Ministry is hard work. I know far too many youth workers who are consumed by calendars, meetings and programs. Truth be told, I often look at my own ministry and wonder what went wrong. When did pastoring youth start to mean planning a calendar so dreadfully full of events that there is no time left to simply be together? When did being a professional youth worker start to mean that all of our time is devoted to maintaining programs (Sunday morning, Wednesday night, fun nights, lock-ins, fundraisers, bible studies (if we’re lucky), fall retreat(s), spring retreat(s), winter retreat, mission trips, week-long summer conferences, etc) instead of devoted to seeking where God is working in the lives of our students? When did our students stop seeking the living God and start seeking a program that gives them an emotional high–or maybe we never showed them a God worth seeking in the first place?

In the midst of our broken world, it can only be expected that our youth ministries will be broken as well. But I wonder if sometimes our ministries are more broken than they need to be? Youth ministry books will often talk about helping students find a passionate faith, or helping students slow down and contemplate God, or being pro-student as Jesus is pro-us. These books are wonderful, and they talk about dealing with staff members who don’t understand why the youth ministry is suddenly interested in theology; they talk about how to help parents who just want a youth ministry that is fun see that their children need more than good morals; but these books never talk about what to do to help students realize that a jam-packed calendar and a well-maintained program aren’t the central pieces of youth ministry.

Maybe students intuitively realize this. But I think this intuition is on the same level as staff people and parents: sometimes it needs some help coming out. Ministry is tough. But sometimes we just need to turn around, seize the bull by the horns, and see what happens.

Dovie’andi se tovya sagain.


A Message to Christians

Normally I don’t post about politics on even this, my personal blog. However, after seeing some of the reactions from my conservative acquaintances and friends over the past 9-10 hours, I’m simply appalled. To those of you who disagree with me, I still wanna be friends ( 🙂 ). This is a chance for me to vent some frustration, so take it all in stride.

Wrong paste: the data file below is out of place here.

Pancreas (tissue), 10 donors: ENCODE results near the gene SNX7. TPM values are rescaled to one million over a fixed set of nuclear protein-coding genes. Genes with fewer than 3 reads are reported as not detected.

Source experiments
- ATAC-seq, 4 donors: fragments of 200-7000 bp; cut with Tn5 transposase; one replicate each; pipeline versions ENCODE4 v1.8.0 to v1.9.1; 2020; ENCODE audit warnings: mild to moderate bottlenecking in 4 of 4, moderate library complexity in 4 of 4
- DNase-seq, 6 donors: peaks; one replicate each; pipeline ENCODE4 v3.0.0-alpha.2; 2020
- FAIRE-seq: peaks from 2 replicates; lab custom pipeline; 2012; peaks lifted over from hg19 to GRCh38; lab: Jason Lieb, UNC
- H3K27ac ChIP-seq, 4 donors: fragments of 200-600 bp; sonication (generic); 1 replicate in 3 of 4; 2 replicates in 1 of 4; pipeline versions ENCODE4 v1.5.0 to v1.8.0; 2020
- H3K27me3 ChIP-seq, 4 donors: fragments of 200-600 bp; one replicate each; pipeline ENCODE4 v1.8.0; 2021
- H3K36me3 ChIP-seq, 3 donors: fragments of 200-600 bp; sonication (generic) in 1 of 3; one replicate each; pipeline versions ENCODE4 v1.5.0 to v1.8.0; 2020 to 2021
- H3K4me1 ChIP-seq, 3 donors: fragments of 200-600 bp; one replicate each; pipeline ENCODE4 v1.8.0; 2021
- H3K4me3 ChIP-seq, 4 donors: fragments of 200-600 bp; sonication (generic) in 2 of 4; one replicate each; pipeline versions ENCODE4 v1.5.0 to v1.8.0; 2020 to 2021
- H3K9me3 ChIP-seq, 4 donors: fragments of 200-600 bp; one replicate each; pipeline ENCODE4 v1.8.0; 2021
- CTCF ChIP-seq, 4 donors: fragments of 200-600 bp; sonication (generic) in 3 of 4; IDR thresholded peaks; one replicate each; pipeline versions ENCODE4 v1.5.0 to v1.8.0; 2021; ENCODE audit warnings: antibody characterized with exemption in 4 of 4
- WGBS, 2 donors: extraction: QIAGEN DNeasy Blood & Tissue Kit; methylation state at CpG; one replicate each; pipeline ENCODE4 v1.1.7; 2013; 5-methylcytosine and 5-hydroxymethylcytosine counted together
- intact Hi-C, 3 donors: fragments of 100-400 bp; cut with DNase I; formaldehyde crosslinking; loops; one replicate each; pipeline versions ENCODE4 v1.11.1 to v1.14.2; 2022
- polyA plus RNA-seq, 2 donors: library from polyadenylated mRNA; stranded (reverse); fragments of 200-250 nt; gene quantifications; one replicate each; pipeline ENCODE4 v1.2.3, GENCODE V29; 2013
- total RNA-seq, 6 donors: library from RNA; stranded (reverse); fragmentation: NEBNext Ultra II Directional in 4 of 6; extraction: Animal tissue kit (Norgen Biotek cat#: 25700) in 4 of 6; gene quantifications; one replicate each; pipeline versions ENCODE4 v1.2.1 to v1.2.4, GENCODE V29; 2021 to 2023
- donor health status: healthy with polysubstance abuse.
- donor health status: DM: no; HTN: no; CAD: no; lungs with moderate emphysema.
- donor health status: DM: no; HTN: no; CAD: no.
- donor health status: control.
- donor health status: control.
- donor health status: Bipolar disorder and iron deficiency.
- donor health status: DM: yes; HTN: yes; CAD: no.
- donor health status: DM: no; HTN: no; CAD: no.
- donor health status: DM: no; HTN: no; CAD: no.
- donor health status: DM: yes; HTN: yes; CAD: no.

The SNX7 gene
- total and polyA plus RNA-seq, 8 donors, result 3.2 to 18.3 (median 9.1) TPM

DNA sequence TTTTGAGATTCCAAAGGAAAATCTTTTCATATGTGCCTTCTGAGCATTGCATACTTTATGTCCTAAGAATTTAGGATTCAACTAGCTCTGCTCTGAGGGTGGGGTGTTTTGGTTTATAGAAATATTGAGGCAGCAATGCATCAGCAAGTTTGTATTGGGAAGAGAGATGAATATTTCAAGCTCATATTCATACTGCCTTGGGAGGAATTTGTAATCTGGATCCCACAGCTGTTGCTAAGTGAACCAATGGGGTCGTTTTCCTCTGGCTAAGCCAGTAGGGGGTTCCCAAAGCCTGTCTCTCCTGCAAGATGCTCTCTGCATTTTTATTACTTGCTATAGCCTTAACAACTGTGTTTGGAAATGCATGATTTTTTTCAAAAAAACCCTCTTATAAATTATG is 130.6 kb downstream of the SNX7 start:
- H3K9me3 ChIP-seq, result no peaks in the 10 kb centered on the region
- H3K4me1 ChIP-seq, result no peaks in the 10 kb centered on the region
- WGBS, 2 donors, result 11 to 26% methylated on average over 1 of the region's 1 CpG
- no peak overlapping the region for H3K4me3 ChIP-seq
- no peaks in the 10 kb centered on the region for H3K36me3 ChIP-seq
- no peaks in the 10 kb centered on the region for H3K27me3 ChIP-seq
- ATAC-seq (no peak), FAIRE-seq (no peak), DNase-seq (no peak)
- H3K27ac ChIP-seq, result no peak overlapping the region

Barack Obama is the President-Elect of the United States of America. He has a job I would never want. Many Christians are up in arms over his election. “How could America do this?” or “See! Americans just want money, they don’t care about killing babies!” or any other number of things. So, first a disclaimer, then my thoughts. I voted for Barack Obama in this election. Not because I agree with every policy he has ever laid down, but because I agreed with more of what he said than I agreed with John Mccain’s view (the situation would have been completely reversed had Ron Paul won the Republican primaries).

1. Christians, who claim to read and believe the Bible is the Word of God, ought to remember that A) God decides who the “kings” are and B) Our citizenship isn’t here anyway. Nothing that John Mccain would have done, and nothing that Barack Obama will do will prevent us from carrying out the Jesus Creed–Love God, and Love Others (including Barack Obama and those who voted for him–and, conversely, John McCain and those who voted for him).

2. For those calling for God’s mercy–I agree, sorta. I hope he has mercy for all the truly horrible things America has done throughout the years as Bush has been in office, or Clinton before him, or any American President. Or that he has mercy on us for being greedy. Or that he has mercy on America for the far more gut-wrenching issue of our inaction regarding Darfur.

3. Ultimately, I understand that there is a lot of frustration and disappointment out there among John McCain supporters. That is fair and expected. However, Christians shouldn’t be making John Mccain vs. Barack Obama into an issue of morals, of us (the “true” Christians) vs. them (those evil pagans or liberal Christians).

At the end of the day, one guy won. It doesn’t make America better or worse, it makes it much the same as it always was. It doesn’t mean Christians need to point fingers with the rest of America. What we need to do is move through out disappointment (or excitement, as the case may be) and get on with loving God, loving others and doing our best to serve him.

James Dobson on Obama

A few disclaimers before I begin. First, my candidate didn’t make it past the primaries. As for which of the two viable candidates (yes, two. I may have some libertarian ideals, but they have no chance at this presidential election) I’m leaning towards, I think it makes little difference to this discussion.

CNN has an article regarding some things Dobson has said about Obama. Personally, it sounds to me like Dobson is raving. His arguments and jabs are half-baked at best. That works for Ice Cream, but not so much for logical discussion. I try to keep politics off of my blog. But I really can’t stand aside at this point.